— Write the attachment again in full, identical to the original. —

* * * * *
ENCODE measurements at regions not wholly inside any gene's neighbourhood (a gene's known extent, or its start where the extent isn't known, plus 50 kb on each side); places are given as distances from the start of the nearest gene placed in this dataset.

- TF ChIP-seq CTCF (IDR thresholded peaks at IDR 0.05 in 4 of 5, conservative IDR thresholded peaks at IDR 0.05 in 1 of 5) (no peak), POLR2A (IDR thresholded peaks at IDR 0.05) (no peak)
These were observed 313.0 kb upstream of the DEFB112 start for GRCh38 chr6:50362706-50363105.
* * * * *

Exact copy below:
ENCODE measurements at regions not wholly inside any gene's neighbourhood (a gene's known extent, or its start where the extent isn't known, plus 50 kb on each side); places are given as distances from the start of the nearest gene placed in this dataset.

- TF ChIP-seq CTCF (IDR thresholded peaks at IDR 0.05 in 4 of 5, conservative IDR thresholded peaks at IDR 0.05 in 1 of 5) (no peak), POLR2A (IDR thresholded peaks at IDR 0.05) (no peak)
These were observed 313.0 kb upstream of the DEFB112 start for GRCh38 chr6:50362706-50363105.